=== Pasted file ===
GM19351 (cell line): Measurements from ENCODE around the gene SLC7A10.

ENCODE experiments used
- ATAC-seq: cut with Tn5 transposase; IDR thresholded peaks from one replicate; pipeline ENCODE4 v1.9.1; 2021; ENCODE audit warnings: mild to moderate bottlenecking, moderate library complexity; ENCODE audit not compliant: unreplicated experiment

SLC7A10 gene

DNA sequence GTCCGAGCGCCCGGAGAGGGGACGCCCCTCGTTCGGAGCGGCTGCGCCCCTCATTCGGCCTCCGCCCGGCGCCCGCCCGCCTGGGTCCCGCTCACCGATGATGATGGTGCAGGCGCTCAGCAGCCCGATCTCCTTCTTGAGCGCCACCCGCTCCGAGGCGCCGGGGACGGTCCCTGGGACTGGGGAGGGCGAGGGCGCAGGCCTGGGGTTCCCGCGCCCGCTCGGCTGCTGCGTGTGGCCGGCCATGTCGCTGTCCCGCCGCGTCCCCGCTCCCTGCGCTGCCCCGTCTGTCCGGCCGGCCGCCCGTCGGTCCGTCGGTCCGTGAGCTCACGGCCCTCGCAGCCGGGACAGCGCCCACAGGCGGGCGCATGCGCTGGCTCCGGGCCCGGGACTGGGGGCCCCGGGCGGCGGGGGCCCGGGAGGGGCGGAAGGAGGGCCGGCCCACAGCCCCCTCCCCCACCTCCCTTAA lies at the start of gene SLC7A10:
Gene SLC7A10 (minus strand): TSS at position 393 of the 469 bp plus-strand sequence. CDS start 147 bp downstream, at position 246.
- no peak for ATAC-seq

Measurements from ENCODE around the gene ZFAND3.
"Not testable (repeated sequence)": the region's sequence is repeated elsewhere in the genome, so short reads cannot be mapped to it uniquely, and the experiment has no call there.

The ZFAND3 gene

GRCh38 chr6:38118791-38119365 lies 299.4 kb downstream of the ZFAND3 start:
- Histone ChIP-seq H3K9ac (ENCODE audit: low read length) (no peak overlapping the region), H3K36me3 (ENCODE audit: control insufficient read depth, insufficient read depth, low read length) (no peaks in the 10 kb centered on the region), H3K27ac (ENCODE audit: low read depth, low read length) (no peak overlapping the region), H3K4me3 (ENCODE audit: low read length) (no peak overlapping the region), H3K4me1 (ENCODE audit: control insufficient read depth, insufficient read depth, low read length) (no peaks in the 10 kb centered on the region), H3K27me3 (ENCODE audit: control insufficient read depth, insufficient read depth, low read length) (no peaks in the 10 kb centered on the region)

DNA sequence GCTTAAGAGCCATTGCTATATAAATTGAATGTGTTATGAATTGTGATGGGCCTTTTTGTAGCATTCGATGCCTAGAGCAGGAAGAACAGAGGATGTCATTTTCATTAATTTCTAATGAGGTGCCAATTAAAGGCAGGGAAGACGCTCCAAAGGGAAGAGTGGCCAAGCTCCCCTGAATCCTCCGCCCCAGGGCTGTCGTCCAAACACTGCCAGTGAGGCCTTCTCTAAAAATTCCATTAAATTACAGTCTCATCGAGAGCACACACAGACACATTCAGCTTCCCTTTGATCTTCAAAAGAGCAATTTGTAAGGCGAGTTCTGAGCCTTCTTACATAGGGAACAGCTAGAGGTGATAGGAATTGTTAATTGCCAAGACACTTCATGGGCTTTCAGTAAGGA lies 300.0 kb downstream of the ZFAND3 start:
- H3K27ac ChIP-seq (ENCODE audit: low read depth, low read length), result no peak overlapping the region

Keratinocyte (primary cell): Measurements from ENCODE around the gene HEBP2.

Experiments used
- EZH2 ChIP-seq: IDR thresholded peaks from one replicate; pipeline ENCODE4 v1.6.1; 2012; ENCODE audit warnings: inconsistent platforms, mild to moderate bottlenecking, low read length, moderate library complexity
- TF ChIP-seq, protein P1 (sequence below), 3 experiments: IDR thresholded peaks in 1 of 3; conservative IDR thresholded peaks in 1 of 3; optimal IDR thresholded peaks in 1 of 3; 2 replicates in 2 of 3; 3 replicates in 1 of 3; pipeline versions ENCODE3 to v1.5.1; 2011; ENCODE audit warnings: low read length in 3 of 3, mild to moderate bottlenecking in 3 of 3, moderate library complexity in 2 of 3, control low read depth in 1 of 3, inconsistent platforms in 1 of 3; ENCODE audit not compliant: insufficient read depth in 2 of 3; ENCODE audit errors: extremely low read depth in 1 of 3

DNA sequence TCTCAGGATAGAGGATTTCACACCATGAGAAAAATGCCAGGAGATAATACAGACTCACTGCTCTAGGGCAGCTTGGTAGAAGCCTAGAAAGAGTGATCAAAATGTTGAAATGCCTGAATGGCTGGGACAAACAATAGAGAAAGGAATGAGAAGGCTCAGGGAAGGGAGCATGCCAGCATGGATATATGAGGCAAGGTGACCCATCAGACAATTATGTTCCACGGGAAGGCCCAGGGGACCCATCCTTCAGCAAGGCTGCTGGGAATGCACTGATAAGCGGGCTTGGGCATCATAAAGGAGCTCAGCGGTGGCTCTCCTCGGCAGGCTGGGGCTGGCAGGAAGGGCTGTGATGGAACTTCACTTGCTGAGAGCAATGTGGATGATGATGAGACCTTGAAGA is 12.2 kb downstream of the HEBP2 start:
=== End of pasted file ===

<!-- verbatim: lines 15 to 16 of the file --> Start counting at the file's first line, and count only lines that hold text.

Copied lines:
Keratinocyte (primary cell): Measurements from ENCODE around the gene HEBP2.

Experiments used